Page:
This Grade I listed historic Jacobean mansion, the work of the architect John Thorpe, is celebrating its four hundredth birthday in 2011. The mansion was from the early years of the seventeenth century the South Frith Manor House. The manorial domain included what is now Tunbridge Wells, the eastern part of Southborough and present day High Brooms. From the seventeenth century, the house and its estate were closely linked to the development of Tunbridge Wells and the neighbouring area. Over the centuries it has seen great families come and go and is now home to a group of three independent schools.
The mansion house is the second largest house in Kent after Knole, with over two hundred rooms. In the late seventieth century it boasted fifty five fire places. Today, the attractive Long Gallery - the second longest in the county - gives fine views onto the garden and the pavilion designed by Sir Hugh Casson. The finely decorated ceilings and panelling are particularly notable.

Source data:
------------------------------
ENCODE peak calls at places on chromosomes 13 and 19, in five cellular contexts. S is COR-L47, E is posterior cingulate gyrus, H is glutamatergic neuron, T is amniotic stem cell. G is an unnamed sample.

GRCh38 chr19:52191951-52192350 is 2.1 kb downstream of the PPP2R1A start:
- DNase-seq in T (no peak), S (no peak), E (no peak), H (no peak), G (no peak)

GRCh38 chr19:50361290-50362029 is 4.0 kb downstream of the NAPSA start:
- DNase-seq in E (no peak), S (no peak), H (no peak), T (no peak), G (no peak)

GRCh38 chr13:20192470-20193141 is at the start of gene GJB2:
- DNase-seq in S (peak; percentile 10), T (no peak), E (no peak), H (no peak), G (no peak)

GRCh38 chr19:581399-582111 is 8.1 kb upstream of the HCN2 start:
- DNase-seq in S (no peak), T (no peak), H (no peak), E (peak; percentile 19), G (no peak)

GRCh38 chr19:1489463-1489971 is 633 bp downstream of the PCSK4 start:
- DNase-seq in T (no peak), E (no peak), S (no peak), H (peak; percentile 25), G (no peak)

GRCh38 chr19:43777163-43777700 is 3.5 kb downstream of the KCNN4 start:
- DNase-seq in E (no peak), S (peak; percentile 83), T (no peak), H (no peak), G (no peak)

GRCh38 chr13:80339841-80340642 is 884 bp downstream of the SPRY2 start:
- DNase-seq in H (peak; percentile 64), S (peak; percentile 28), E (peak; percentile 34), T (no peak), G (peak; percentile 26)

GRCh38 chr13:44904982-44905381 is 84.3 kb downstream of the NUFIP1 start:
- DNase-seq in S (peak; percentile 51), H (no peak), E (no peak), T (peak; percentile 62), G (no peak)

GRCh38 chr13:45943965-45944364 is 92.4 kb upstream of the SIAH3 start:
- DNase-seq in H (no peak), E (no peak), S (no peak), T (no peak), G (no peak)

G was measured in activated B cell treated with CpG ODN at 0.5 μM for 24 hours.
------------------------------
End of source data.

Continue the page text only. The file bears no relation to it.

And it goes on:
Set in one hundred and fifty acres of garden and parkland with lovely views of the countryside, this venue is a registered Historic Park and Garden, therefore of national importance. A section of the Tunbridge Wells Circular Walk is signposted from the house towards All Saints Church in Tudeley Church, following a route through the historic estate. The former servants’ hall, Goldsmid Hall, is also opening for Heritage Open Days.
This fine historic building was nearly lost beyond repair during the 1980’s through speculation, bureaucratic wrangling and lack of proper recognition of its heritage and potential. Now visitors have a chance to see how it is possible for a very large historic house and its grounds to be restored and reused – a project which is regarded as a triumph for those involved over recent decades.
Sunday 9th September 1400-1700
Very limited disabled access as the building has multiple levels
Parking including disabled adjacent
Toilets (not disabled)